“The human animal is a selfish beast.”
Yes, Cat on a Hot Tin Roof is back, with the Villanova Players’ rendition of Tennesse Williams’ Southern tale of social climbers, no-necked monsters, a decaying landed gentry and spastic colons.
Directed by Luke Monsour and presented at the Morningside Institute of TAFE, this production offers both the best and, let it be said, not so great aspects of what amateur local theatre offers. Williams will always sell and it is a play that audiences know well, but small production companies pit themselves against great odds when they choose plays that demand greatness.
Set in real time, the production technically achieves well with its set design, costumes and lighting, though a few stray shadows on the balcony could probably be re-worked. The cast’s momentum is constant and steady, and when only a few characters appear there is a strong rhythm that flows well. Unfortunately, however, this cadence is interrupted when most of the cast appear on stage, with an effect that is often both awkward and cluttered.
Brian Cannon as Big Daddy and Maria Plumb as Big Mama deliver excellent performances, and younger actors should pay close attention to how it is done. Jenny Woodall as Maggie also delivers a fine performance and bounces between her “charm of the defeated” and sultry seducer with fluid ease. Southern accents are difficult to pull off and both ranges of skill are represented here in all their naked glory.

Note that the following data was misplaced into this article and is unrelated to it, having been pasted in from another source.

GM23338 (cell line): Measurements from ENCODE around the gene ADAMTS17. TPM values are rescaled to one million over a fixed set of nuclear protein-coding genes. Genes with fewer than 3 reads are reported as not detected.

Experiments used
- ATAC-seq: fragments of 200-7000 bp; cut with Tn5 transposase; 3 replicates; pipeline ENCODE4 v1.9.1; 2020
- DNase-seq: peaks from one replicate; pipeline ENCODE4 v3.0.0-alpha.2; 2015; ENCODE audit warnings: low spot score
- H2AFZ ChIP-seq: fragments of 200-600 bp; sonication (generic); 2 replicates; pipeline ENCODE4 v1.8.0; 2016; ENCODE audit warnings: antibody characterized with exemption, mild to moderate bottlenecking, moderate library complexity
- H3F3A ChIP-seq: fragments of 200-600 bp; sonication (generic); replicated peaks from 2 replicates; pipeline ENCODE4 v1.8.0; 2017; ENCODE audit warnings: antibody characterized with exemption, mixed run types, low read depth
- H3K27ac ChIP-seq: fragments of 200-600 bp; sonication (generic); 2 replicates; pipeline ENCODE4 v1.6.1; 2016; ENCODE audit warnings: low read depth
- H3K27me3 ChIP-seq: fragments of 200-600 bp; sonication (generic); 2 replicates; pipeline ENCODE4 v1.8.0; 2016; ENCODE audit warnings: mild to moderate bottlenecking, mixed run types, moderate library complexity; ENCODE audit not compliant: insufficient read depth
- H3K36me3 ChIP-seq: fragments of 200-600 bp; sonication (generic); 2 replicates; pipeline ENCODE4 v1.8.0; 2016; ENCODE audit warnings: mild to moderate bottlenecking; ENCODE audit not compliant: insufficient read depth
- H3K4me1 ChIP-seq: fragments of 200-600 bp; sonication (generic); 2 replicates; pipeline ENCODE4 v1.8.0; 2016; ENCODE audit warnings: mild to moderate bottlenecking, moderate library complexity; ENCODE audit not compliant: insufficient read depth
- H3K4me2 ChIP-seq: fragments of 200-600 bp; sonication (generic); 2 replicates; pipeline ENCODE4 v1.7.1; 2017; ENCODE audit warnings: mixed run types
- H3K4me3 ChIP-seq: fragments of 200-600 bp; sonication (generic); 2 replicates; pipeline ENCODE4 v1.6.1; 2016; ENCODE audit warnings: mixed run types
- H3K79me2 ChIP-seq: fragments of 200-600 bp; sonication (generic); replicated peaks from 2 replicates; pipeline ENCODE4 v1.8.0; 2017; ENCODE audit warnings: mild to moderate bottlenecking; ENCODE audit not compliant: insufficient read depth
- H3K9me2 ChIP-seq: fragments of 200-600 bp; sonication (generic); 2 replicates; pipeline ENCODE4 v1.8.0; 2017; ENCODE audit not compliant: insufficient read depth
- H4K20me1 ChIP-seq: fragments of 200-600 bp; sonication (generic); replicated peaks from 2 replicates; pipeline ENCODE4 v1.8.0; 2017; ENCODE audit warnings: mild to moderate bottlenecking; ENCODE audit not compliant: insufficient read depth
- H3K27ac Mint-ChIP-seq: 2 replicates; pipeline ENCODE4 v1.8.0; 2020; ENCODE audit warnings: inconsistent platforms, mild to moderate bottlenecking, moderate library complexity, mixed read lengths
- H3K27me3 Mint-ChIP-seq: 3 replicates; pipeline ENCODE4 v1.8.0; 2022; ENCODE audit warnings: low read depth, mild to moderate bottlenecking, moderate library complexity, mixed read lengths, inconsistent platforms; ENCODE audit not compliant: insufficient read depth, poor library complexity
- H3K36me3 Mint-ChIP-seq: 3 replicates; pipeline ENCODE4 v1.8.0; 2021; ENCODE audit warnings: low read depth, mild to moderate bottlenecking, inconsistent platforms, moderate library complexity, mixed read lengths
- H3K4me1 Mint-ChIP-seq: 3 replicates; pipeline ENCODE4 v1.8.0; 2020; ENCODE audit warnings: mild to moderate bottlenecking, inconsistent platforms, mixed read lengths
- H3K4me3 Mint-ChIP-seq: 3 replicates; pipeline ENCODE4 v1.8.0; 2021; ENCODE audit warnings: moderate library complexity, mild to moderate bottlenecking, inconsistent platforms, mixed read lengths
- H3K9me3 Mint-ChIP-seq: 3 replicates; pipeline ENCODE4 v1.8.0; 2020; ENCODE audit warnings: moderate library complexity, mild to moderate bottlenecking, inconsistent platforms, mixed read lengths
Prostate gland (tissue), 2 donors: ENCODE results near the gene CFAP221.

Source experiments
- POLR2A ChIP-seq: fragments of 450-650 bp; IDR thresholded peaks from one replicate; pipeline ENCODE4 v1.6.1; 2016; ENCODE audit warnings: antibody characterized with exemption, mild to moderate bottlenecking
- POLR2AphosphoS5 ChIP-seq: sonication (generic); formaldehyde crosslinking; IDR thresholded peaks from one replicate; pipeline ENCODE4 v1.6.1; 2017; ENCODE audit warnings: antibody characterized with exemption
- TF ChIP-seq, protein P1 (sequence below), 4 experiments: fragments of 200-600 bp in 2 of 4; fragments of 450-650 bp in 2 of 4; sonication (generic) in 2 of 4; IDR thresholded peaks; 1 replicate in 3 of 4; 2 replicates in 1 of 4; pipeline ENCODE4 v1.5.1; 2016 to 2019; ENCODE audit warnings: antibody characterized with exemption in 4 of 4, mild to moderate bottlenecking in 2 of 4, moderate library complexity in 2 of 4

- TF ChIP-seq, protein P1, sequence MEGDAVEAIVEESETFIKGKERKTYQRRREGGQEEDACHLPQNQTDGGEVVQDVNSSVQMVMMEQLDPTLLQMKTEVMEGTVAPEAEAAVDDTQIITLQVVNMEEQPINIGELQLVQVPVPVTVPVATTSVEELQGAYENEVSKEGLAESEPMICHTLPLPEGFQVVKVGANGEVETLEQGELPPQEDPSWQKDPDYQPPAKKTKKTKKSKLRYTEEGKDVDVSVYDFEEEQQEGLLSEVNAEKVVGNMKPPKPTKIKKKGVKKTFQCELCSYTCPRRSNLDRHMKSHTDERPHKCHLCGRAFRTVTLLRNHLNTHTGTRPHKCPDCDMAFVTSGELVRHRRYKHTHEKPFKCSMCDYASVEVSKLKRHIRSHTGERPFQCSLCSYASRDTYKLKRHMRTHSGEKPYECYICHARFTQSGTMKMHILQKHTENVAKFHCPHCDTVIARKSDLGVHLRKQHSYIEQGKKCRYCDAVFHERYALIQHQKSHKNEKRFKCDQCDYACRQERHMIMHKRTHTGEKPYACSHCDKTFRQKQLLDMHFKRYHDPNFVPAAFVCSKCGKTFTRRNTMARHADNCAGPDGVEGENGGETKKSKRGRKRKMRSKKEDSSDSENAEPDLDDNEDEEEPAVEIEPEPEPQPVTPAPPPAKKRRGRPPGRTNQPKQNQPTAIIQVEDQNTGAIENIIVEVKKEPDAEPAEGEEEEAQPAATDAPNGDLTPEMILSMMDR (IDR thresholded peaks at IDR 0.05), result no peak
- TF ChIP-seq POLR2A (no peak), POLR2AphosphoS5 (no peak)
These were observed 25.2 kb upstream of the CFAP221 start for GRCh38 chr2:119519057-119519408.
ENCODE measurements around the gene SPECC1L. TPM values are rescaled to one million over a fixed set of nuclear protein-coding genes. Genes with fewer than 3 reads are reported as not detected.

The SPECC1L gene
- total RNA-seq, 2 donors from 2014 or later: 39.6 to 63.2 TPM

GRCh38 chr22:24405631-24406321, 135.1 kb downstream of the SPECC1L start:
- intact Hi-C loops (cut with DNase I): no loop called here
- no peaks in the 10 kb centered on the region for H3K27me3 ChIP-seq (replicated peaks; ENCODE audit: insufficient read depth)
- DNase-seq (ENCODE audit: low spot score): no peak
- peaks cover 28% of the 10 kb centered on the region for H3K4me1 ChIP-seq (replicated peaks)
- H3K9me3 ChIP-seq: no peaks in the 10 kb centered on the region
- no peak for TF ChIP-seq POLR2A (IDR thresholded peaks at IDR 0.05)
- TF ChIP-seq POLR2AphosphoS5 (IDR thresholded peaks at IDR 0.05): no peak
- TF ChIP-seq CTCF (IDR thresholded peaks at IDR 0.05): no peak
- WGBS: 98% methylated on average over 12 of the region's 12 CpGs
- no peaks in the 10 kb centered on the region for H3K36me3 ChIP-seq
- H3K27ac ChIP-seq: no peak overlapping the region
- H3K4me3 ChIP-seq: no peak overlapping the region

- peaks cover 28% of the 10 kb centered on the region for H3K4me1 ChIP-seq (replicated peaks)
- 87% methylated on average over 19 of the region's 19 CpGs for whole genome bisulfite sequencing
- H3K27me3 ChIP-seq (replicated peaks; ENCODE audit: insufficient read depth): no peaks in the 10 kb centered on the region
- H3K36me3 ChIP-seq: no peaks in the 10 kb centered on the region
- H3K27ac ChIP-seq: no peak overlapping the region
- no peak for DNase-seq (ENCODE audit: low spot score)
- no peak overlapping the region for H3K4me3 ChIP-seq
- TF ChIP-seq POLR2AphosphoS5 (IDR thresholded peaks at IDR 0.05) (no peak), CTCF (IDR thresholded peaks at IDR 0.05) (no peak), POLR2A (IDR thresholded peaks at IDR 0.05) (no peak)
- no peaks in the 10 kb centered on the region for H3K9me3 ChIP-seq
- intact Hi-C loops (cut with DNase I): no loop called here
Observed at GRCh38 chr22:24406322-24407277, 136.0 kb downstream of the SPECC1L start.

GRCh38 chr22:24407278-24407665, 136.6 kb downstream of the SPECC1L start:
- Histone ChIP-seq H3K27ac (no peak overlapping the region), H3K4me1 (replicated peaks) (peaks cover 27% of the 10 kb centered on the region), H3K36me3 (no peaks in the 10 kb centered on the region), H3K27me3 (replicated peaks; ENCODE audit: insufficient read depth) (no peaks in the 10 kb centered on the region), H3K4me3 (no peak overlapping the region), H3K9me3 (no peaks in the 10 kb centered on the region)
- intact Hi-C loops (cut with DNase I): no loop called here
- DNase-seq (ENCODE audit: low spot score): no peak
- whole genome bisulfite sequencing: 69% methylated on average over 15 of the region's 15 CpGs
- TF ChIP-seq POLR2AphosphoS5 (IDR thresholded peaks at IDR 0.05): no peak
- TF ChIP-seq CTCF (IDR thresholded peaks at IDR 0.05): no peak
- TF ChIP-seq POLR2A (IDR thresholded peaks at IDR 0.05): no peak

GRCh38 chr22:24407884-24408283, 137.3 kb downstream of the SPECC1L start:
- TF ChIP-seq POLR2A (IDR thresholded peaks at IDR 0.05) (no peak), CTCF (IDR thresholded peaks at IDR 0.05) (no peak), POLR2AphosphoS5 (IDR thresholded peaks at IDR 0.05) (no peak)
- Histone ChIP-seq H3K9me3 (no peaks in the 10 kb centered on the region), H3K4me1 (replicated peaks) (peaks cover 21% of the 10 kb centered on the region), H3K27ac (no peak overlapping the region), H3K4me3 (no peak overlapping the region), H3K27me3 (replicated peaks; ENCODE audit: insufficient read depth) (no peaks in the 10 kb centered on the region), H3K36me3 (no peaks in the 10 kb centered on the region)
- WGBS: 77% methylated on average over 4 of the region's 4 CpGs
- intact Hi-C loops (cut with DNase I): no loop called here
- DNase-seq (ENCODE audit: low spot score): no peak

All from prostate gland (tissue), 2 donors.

To his credit Monsour has chosen Williams’ original ending: the tensions of a family crisis, a questionable inheritance, alcoholism and dubious homosexuality ultimately leave a more satisfying dialogue between cast and audience.
The actors have done better with the serious aspects of the play as compared to Williams’ subtler lighter humour and dialogue. If brooding silences and tension are your cup of tea, you are in for a thought-provoking night.